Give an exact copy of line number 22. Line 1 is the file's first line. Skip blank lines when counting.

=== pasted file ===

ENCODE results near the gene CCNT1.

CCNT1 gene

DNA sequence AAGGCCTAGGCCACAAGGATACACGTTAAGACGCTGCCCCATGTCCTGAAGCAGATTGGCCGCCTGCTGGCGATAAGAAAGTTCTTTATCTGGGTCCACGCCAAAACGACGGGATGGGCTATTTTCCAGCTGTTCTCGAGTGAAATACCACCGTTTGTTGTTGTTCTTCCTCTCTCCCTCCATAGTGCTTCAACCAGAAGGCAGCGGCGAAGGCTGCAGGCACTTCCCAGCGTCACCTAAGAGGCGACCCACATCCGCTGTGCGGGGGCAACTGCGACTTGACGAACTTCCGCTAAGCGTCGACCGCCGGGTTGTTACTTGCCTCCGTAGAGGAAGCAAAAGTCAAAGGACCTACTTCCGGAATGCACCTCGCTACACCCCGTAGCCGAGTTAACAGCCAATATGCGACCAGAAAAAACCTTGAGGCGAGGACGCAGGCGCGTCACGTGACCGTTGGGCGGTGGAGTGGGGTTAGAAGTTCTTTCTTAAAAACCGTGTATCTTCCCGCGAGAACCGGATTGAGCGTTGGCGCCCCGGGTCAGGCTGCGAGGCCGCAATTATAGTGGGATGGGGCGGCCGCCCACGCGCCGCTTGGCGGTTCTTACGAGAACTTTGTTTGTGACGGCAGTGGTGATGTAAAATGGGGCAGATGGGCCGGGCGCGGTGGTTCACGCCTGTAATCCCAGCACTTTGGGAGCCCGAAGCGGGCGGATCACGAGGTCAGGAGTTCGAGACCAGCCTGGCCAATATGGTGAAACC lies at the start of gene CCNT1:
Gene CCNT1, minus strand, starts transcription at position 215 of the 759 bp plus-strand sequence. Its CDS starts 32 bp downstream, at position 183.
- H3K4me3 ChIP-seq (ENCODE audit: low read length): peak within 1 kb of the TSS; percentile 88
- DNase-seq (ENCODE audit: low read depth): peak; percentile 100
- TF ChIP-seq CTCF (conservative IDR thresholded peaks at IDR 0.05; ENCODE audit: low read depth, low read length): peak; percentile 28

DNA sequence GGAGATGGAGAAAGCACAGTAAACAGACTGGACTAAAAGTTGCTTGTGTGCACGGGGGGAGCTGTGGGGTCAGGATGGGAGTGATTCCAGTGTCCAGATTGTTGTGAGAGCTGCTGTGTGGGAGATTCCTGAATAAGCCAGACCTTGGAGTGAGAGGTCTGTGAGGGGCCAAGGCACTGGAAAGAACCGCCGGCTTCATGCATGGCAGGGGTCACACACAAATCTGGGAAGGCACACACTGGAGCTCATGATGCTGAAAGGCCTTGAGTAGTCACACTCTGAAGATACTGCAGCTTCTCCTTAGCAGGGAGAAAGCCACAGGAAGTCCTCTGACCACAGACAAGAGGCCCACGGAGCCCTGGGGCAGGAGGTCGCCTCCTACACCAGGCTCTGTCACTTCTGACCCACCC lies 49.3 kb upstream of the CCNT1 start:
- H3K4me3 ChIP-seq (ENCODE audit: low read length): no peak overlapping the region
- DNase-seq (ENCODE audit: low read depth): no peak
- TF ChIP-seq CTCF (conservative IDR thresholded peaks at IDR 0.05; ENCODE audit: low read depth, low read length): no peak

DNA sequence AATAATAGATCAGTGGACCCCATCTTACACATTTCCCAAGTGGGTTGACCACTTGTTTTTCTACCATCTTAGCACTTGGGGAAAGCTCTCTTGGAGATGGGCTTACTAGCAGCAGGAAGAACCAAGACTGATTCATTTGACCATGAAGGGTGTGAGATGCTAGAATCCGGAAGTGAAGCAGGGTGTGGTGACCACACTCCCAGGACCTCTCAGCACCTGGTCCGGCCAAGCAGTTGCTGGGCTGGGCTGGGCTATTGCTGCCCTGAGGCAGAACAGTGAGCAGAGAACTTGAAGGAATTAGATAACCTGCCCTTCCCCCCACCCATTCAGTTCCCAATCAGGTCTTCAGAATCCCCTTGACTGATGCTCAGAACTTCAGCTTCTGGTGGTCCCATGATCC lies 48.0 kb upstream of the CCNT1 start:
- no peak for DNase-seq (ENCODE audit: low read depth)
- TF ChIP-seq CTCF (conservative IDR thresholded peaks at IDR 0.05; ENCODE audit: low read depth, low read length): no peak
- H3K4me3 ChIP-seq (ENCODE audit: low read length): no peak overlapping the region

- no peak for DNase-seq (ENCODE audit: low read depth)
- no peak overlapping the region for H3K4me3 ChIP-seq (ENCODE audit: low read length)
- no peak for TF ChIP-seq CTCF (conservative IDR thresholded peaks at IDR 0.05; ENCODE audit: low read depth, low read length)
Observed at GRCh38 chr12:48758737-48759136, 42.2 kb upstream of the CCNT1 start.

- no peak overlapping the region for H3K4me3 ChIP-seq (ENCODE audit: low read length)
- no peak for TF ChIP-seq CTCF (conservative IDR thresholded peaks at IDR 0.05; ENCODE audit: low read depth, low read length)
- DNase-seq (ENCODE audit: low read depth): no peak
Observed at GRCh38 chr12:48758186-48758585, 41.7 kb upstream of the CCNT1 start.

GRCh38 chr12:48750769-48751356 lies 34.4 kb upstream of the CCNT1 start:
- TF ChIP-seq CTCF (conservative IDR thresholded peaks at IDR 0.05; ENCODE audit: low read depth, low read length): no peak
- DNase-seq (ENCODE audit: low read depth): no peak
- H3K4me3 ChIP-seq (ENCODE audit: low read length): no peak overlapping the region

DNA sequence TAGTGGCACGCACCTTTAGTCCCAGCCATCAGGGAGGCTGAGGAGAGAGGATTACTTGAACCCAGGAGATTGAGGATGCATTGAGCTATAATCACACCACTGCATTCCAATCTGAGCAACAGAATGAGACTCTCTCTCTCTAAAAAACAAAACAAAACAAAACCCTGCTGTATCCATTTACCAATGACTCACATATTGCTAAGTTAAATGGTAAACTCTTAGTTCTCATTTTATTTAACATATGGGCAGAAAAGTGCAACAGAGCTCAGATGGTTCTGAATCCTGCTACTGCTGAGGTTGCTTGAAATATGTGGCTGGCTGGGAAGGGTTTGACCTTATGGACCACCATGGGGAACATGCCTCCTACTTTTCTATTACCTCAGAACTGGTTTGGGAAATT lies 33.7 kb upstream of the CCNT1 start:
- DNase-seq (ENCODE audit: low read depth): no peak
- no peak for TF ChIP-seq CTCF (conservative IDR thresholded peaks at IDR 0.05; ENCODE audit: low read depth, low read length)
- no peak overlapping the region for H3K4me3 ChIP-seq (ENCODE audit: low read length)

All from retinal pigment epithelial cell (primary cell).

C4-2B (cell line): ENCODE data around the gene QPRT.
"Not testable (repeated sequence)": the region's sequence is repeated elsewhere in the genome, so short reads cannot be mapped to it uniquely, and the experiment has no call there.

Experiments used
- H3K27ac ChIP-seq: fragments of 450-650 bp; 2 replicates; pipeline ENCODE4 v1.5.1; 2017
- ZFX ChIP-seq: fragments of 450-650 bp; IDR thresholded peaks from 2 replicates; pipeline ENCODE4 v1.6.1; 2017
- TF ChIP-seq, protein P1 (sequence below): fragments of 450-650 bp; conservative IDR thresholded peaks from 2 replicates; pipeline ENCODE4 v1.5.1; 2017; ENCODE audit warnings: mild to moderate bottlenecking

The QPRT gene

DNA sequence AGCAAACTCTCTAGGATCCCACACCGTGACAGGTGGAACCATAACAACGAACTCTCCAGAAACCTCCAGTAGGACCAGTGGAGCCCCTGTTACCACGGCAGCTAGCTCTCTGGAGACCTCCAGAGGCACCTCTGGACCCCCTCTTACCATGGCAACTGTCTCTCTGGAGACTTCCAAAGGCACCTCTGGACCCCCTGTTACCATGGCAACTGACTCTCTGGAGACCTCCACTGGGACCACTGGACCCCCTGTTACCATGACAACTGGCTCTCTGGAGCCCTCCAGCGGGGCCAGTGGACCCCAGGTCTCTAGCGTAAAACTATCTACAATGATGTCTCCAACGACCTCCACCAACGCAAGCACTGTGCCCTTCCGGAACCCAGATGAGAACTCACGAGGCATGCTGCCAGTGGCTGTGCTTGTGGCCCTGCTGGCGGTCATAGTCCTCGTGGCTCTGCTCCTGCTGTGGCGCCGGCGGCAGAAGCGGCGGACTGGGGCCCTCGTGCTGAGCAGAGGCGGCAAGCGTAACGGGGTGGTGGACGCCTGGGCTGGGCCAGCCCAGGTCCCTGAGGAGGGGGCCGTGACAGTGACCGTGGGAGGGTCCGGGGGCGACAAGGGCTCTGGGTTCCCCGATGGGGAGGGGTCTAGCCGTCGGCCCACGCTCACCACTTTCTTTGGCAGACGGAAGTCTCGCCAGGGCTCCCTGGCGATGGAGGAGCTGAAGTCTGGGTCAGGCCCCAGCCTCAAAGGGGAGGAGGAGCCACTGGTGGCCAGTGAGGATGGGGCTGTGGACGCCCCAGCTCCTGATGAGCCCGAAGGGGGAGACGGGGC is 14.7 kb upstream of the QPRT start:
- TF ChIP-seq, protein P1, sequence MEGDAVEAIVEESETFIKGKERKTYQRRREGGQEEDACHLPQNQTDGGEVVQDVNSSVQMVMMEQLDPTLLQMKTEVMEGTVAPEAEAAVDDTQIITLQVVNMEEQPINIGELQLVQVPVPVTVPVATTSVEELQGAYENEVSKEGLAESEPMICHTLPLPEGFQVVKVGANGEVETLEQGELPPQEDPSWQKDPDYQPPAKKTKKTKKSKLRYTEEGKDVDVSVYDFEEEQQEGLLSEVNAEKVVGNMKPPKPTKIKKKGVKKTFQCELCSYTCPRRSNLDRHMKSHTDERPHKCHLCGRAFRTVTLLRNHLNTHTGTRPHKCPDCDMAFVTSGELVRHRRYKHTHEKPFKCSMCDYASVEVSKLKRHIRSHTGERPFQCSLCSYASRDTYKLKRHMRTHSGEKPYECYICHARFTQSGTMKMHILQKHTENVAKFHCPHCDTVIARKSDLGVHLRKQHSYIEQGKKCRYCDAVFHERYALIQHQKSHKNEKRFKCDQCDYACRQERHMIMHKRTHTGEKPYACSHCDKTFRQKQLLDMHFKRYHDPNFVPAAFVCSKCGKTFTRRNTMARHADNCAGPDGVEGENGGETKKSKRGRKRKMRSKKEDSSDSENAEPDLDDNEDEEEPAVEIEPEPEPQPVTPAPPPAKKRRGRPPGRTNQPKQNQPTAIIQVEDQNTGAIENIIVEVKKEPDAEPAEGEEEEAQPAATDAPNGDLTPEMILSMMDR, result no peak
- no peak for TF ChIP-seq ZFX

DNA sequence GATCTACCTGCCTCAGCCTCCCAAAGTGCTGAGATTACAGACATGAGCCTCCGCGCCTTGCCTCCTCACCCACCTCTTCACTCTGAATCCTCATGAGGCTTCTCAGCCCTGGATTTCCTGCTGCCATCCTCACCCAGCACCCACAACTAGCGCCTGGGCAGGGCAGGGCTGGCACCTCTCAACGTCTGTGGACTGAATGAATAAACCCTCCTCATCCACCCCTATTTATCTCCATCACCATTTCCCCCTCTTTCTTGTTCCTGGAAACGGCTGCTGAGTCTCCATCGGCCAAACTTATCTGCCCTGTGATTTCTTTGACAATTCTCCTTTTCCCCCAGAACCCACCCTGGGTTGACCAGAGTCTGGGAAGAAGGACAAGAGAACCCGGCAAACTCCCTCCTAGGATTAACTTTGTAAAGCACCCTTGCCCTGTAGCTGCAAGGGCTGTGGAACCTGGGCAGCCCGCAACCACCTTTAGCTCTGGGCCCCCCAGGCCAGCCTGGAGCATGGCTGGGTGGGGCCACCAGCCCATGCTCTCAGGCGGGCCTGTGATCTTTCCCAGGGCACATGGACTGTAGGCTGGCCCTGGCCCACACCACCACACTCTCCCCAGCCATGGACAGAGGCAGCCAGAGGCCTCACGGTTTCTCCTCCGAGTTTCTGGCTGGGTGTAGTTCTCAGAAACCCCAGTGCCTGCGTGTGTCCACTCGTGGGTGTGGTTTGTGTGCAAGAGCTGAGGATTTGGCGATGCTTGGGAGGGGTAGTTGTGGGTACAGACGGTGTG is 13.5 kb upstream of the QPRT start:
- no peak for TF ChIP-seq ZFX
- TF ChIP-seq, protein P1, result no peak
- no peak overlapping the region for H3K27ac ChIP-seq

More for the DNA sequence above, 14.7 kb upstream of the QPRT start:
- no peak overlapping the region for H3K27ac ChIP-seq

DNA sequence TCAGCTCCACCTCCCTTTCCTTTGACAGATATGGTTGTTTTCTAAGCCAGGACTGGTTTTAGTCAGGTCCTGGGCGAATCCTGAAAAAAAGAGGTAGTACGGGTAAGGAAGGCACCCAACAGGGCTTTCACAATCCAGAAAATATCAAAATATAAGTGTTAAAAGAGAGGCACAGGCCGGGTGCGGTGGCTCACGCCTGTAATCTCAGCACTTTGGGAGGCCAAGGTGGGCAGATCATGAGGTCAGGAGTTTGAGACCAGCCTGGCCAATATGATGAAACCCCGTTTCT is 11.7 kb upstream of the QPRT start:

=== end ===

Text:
- DNase-seq (ENCODE audit: low read depth): no peak